The human race is facing a climate emergency that is outpacing our efforts to address it. The global emissions rate jumped last year. At current rates, global warming is likely to reach at least 1.5 degrees Celsius between 2030 and 2052, leading to significant risks to health, livelihoods, food security, water supply, human security, and economic growth. Without rapid and all-encompassing transitions, these impacts will be even worse.
Without concerted action, it could drive 100 million more people into poverty by 2030. Warming is expected to decrease crop yields in many areas, exacerbating food insecurity, undernutrition, and stunting in poor communities.
The world is also facing dire challenges in addressing biodiversity and environmental protection. Human actions have already significantly altered three-quarters of land and two-thirds of marine environments.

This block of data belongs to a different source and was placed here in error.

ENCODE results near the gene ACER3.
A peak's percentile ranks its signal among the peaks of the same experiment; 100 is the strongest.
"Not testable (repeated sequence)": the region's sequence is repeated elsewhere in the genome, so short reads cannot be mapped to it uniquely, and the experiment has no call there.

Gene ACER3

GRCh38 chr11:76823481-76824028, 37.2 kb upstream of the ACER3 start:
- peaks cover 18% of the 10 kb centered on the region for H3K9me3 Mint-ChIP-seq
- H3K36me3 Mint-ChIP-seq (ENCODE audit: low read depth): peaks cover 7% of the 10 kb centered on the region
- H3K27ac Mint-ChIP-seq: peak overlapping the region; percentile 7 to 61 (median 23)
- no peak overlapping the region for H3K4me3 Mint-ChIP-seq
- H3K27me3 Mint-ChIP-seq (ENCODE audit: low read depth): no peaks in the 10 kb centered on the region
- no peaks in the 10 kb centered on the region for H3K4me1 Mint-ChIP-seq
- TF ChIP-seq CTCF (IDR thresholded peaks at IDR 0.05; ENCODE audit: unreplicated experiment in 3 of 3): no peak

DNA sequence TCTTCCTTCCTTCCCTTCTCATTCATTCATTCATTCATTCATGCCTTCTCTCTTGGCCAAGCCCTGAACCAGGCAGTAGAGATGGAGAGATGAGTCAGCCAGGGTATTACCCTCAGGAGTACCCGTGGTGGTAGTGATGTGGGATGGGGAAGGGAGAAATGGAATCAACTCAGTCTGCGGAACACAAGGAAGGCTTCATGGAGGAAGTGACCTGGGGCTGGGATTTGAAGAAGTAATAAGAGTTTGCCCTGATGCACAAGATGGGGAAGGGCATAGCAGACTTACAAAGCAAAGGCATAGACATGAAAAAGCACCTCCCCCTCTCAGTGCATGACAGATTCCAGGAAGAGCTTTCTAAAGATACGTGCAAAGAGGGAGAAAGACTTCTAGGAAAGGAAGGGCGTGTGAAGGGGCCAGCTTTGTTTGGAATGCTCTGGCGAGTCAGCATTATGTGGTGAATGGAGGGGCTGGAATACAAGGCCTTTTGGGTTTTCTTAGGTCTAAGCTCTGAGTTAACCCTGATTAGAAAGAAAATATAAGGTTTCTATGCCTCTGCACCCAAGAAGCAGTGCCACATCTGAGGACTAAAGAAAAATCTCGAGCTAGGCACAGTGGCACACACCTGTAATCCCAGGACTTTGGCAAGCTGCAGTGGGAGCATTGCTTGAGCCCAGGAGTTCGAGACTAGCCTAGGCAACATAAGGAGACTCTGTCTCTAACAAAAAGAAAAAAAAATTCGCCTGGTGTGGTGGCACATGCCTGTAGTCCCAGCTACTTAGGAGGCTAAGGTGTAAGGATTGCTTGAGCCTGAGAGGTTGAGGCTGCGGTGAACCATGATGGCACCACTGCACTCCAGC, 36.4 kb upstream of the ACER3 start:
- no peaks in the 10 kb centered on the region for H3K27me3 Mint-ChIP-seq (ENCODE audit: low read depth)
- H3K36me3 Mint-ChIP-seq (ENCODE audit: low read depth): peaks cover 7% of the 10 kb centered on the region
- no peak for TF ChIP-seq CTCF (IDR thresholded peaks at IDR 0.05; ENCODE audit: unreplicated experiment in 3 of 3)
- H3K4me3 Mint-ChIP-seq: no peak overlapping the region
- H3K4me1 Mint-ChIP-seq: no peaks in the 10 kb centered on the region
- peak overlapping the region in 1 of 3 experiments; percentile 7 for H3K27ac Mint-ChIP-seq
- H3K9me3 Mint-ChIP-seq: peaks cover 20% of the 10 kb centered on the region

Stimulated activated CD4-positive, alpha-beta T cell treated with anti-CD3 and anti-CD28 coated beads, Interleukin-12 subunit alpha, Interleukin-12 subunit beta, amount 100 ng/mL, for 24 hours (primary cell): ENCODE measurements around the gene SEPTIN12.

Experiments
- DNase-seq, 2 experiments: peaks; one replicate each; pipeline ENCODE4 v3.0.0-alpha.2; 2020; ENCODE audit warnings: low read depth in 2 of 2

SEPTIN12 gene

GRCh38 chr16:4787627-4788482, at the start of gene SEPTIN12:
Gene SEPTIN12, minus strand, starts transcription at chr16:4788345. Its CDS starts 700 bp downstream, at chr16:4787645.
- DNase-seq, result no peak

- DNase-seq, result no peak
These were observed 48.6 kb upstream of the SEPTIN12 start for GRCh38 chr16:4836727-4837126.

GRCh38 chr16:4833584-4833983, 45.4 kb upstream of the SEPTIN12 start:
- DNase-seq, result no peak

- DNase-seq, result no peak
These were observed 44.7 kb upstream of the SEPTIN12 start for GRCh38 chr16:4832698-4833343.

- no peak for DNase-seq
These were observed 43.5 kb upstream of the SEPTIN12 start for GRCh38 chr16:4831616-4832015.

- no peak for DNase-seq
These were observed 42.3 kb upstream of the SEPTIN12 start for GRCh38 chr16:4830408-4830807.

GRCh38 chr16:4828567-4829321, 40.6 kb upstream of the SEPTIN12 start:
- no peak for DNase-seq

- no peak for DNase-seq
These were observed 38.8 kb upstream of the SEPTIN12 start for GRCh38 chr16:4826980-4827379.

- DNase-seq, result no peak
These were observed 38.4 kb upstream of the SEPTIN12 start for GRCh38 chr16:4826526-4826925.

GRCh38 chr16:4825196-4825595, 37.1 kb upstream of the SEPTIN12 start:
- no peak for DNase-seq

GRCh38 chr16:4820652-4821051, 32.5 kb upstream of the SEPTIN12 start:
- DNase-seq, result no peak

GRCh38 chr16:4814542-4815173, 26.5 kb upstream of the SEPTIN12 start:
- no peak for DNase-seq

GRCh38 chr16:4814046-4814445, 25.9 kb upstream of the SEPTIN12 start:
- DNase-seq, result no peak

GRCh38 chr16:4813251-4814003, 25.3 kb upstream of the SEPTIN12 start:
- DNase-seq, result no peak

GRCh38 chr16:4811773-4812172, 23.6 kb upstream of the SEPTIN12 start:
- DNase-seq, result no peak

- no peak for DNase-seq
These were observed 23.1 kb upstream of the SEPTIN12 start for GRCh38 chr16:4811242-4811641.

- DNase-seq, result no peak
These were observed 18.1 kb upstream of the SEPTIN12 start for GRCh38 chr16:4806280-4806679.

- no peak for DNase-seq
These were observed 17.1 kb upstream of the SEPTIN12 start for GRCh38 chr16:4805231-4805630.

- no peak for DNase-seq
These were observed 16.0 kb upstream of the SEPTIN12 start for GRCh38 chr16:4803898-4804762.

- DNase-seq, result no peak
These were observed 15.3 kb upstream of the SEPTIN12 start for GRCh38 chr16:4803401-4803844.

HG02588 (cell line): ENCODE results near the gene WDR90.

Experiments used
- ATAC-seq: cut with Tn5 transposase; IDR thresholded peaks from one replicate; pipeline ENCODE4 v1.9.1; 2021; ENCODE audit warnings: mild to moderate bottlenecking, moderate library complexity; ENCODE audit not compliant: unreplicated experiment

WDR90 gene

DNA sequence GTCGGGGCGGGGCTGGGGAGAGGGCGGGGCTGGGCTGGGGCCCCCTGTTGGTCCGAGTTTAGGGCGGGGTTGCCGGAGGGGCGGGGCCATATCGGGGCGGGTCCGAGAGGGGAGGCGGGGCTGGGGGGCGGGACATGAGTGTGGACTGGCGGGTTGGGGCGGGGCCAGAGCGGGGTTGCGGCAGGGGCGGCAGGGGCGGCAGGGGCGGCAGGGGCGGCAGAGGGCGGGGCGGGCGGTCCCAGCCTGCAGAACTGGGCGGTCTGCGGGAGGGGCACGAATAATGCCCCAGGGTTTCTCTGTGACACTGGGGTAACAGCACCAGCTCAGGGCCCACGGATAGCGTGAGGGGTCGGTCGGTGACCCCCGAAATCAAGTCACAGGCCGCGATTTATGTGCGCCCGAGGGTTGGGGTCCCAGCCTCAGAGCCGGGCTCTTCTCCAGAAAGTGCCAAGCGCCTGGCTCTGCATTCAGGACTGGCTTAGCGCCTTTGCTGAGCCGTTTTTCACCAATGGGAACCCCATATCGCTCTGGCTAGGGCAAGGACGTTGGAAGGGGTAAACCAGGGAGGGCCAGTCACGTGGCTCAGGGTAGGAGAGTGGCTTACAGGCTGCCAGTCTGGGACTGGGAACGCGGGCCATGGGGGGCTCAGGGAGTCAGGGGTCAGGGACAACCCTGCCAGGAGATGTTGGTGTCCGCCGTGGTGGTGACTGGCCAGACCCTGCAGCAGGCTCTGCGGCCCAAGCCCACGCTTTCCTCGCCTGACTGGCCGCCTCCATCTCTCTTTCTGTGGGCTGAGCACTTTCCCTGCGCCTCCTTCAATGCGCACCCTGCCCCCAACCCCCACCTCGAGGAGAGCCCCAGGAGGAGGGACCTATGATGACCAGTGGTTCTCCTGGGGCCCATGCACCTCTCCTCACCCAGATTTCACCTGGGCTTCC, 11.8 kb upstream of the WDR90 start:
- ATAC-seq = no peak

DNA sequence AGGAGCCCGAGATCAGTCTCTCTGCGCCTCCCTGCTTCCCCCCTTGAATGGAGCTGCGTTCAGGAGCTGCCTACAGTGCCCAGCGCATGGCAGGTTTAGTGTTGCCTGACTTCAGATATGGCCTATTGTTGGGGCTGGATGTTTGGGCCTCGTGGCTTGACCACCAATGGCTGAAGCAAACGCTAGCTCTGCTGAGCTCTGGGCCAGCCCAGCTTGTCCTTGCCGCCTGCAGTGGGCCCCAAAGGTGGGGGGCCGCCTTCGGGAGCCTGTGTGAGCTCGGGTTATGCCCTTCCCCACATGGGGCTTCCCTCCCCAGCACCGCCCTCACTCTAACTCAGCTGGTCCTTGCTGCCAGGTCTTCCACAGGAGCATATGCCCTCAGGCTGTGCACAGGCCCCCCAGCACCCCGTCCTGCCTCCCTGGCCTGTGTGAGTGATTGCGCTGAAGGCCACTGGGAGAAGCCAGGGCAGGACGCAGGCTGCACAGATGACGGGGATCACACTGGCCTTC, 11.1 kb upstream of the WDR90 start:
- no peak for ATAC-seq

Today, around 1 million animal and plant species are threatened with extinction, which is the highest number in human history. While deforestation has slowed, it still continues around the world, and land degradation and desertification have increased. In most regions, water quality has significantly worsened since 1990 due to organic and chemical pollution, and more than 75 percent of freshwater resources are now devoted to crops or livestock production.